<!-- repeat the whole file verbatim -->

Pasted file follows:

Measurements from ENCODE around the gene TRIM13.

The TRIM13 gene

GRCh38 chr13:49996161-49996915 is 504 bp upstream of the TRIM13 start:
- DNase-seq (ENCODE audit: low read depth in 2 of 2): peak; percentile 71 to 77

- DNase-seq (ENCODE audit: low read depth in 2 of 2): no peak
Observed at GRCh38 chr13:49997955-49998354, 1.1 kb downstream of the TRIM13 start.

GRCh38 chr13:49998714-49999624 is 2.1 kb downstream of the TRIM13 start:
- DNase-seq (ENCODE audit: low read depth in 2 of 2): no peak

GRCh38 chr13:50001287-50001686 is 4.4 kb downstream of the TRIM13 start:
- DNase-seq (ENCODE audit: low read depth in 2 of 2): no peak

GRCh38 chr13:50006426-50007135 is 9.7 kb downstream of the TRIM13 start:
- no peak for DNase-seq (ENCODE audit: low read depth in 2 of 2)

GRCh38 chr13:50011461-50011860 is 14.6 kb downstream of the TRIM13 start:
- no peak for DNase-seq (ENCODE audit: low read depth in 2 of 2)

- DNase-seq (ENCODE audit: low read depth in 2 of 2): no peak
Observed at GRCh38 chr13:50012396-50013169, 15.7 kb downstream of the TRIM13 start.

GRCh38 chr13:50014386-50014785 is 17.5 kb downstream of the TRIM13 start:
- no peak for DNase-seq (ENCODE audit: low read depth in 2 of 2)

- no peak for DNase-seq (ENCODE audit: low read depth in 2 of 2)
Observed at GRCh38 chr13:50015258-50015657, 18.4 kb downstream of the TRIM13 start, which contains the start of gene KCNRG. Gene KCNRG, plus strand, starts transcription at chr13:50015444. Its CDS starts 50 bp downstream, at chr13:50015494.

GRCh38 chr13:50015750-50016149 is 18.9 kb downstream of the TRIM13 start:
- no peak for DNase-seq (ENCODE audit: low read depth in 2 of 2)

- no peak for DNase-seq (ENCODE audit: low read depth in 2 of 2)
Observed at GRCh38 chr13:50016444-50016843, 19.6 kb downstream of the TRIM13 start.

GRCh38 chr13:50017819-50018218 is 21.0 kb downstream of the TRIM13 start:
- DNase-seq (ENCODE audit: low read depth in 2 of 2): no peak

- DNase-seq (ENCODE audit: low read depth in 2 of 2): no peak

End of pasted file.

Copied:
Measurements from ENCODE around the gene TRIM13.

The TRIM13 gene

GRCh38 chr13:49996161-49996915 is 504 bp upstream of the TRIM13 start:
- DNase-seq (ENCODE audit: low read depth in 2 of 2): peak; percentile 71 to 77

- DNase-seq (ENCODE audit: low read depth in 2 of 2): no peak
Observed at GRCh38 chr13:49997955-49998354, 1.1 kb downstream of the TRIM13 start.

GRCh38 chr13:49998714-49999624 is 2.1 kb downstream of the TRIM13 start:
- DNase-seq (ENCODE audit: low read depth in 2 of 2): no peak

GRCh38 chr13:50001287-50001686 is 4.4 kb downstream of the TRIM13 start:
- DNase-seq (ENCODE audit: low read depth in 2 of 2): no peak

GRCh38 chr13:50006426-50007135 is 9.7 kb downstream of the TRIM13 start:
- no peak for DNase-seq (ENCODE audit: low read depth in 2 of 2)

GRCh38 chr13:50011461-50011860 is 14.6 kb downstream of the TRIM13 start:
- no peak for DNase-seq (ENCODE audit: low read depth in 2 of 2)

- DNase-seq (ENCODE audit: low read depth in 2 of 2): no peak
Observed at GRCh38 chr13:50012396-50013169, 15.7 kb downstream of the TRIM13 start.

GRCh38 chr13:50014386-50014785 is 17.5 kb downstream of the TRIM13 start:
- no peak for DNase-seq (ENCODE audit: low read depth in 2 of 2)

- no peak for DNase-seq (ENCODE audit: low read depth in 2 of 2)
Observed at GRCh38 chr13:50015258-50015657, 18.4 kb downstream of the TRIM13 start, which contains the start of gene KCNRG. Gene KCNRG, plus strand, starts transcription at chr13:50015444. Its CDS starts 50 bp downstream, at chr13:50015494.

GRCh38 chr13:50015750-50016149 is 18.9 kb downstream of the TRIM13 start:
- no peak for DNase-seq (ENCODE audit: low read depth in 2 of 2)

- no peak for DNase-seq (ENCODE audit: low read depth in 2 of 2)
Observed at GRCh38 chr13:50016444-50016843, 19.6 kb downstream of the TRIM13 start.

GRCh38 chr13:50017819-50018218 is 21.0 kb downstream of the TRIM13 start:
- DNase-seq (ENCODE audit: low read depth in 2 of 2): no peak

- DNase-seq (ENCODE audit: low read depth in 2 of 2): no peak